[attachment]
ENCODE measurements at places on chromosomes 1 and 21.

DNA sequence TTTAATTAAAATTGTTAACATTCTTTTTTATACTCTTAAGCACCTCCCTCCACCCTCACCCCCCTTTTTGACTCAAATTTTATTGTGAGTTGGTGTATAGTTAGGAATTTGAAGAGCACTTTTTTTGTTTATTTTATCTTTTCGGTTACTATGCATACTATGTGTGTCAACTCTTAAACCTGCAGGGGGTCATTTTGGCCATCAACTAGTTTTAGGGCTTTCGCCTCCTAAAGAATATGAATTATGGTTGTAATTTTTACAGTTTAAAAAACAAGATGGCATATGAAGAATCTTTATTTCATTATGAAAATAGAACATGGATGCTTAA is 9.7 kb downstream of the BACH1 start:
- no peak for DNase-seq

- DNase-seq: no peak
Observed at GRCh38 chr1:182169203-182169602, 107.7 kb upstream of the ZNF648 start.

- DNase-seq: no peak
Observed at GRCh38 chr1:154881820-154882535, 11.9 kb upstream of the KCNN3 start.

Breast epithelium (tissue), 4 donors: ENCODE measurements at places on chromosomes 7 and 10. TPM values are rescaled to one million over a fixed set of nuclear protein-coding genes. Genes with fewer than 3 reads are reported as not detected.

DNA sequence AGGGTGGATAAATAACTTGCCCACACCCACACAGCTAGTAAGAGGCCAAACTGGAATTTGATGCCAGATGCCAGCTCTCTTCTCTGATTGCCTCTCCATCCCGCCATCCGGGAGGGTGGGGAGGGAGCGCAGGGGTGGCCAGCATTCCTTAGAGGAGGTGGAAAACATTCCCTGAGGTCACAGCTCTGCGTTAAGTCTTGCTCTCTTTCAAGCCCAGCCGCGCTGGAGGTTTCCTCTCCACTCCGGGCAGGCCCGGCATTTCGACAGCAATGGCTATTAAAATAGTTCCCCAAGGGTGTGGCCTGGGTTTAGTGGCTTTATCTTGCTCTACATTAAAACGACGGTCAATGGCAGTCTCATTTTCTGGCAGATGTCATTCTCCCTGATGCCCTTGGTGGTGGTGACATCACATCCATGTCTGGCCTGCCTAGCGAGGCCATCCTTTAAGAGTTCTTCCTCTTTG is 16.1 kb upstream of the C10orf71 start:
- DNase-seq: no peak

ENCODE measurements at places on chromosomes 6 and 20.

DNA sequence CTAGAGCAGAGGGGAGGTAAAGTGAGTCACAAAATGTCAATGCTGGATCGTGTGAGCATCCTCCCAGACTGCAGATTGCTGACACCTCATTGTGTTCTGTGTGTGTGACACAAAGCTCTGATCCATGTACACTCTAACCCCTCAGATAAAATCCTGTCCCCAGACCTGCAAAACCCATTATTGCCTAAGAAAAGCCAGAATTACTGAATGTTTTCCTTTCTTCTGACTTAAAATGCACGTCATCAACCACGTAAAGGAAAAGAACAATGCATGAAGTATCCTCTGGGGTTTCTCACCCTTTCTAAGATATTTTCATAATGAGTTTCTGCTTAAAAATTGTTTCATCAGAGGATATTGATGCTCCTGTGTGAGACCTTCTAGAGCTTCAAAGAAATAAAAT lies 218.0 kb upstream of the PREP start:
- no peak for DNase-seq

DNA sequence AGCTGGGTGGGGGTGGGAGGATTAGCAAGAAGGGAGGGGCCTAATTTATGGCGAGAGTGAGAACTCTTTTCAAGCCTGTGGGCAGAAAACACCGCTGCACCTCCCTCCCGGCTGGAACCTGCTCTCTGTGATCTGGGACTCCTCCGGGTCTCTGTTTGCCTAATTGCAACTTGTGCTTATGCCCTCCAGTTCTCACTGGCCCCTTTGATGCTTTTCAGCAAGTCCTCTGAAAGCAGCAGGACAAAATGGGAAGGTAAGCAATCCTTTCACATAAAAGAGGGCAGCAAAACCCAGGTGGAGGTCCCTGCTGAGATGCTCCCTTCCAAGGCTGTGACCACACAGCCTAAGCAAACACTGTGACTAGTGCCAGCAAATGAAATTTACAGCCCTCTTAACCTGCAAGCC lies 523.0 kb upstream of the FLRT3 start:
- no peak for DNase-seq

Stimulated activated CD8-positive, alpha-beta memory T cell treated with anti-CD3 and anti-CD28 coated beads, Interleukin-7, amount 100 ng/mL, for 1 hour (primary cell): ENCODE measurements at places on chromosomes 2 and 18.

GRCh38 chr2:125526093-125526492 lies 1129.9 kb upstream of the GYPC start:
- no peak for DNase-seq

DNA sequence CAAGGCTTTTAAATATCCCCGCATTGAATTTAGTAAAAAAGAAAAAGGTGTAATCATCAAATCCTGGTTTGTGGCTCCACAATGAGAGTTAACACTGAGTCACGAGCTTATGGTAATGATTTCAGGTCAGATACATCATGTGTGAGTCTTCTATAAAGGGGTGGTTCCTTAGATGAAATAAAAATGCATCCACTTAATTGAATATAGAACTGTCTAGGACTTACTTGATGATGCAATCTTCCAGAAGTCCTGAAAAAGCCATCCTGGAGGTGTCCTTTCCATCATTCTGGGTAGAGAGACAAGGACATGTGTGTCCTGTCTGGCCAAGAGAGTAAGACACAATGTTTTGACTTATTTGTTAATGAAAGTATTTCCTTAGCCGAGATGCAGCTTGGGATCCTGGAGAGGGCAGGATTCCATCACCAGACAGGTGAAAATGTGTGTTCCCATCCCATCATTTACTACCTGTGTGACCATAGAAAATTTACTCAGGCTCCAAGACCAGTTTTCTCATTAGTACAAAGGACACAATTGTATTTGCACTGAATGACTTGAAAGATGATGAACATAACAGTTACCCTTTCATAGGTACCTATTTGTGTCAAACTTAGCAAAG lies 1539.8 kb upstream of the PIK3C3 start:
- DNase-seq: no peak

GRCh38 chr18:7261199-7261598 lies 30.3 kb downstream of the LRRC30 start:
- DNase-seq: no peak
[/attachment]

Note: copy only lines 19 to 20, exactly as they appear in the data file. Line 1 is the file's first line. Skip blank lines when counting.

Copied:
DNA sequence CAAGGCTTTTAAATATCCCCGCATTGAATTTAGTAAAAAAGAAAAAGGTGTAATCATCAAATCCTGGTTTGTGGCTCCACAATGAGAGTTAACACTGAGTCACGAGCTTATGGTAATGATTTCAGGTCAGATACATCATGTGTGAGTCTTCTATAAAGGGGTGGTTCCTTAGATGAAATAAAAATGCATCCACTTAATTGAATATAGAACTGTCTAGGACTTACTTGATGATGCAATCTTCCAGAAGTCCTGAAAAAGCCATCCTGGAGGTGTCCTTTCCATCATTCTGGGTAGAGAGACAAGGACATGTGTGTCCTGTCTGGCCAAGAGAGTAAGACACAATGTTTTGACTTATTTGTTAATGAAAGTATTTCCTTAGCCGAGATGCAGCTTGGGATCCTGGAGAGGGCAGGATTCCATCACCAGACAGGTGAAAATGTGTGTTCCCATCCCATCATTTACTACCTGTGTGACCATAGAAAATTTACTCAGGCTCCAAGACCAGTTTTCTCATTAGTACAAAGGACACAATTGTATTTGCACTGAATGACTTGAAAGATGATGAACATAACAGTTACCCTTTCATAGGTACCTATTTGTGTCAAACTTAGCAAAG lies 1539.8 kb upstream of the PIK3C3 start:
- DNase-seq: no peak